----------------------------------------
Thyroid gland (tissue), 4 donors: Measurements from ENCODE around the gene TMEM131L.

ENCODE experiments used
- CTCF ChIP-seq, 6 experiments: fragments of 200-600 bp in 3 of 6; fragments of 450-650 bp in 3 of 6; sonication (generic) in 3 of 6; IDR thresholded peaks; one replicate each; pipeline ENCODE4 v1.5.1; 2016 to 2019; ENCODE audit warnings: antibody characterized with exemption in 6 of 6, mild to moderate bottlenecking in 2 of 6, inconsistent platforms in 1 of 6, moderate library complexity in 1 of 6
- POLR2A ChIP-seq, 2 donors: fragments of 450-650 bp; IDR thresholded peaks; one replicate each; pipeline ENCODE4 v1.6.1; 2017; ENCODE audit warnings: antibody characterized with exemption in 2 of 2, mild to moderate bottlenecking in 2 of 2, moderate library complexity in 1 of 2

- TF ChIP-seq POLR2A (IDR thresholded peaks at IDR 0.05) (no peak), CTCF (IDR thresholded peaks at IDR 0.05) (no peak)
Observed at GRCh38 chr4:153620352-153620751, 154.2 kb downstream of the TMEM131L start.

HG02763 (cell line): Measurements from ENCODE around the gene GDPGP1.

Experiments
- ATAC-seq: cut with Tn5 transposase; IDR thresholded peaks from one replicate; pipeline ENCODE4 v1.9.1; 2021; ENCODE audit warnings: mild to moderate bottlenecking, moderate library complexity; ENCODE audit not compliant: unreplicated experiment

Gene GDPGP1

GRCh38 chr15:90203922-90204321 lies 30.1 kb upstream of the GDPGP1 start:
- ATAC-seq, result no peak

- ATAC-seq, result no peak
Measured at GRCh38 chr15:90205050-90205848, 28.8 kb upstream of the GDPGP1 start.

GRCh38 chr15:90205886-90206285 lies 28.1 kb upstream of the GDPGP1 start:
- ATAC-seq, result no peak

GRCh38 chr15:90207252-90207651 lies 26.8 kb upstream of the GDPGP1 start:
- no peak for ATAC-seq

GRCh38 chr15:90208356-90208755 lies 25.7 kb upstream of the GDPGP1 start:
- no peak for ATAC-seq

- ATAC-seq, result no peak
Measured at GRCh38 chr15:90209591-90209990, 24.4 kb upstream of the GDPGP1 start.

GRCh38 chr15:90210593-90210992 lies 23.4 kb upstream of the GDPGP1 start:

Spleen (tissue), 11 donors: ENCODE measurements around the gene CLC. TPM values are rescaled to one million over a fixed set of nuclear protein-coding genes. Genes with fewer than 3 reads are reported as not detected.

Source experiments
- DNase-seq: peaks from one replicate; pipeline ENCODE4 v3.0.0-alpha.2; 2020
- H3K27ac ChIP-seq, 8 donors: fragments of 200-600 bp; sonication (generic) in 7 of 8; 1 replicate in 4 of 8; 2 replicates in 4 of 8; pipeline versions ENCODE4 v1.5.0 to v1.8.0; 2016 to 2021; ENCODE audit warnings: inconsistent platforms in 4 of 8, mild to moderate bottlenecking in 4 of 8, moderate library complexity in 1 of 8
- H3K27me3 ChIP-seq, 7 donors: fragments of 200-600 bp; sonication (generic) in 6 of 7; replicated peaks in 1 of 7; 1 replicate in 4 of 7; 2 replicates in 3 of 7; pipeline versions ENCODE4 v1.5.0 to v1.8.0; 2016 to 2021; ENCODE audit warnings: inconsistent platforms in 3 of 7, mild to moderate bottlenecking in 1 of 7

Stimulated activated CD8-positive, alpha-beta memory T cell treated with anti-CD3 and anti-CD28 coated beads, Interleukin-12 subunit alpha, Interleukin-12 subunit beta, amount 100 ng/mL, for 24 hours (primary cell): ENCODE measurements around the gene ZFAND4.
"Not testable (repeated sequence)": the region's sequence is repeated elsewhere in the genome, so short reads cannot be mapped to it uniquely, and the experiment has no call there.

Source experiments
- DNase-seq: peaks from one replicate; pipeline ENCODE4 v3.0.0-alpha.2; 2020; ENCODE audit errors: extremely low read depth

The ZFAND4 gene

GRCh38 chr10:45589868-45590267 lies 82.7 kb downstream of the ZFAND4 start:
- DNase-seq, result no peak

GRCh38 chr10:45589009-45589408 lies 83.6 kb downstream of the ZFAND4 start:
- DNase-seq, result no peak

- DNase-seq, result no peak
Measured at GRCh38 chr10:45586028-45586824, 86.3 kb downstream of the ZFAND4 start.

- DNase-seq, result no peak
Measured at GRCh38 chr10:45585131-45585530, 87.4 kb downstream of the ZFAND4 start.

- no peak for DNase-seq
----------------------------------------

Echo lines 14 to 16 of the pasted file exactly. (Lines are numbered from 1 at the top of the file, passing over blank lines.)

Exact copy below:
Measured at GRCh38 chr15:90205050-90205848, 28.8 kb upstream of the GDPGP1 start.

GRCh38 chr15:90205886-90206285 lies 28.1 kb upstream of the GDPGP1 start:
- ATAC-seq, result no peak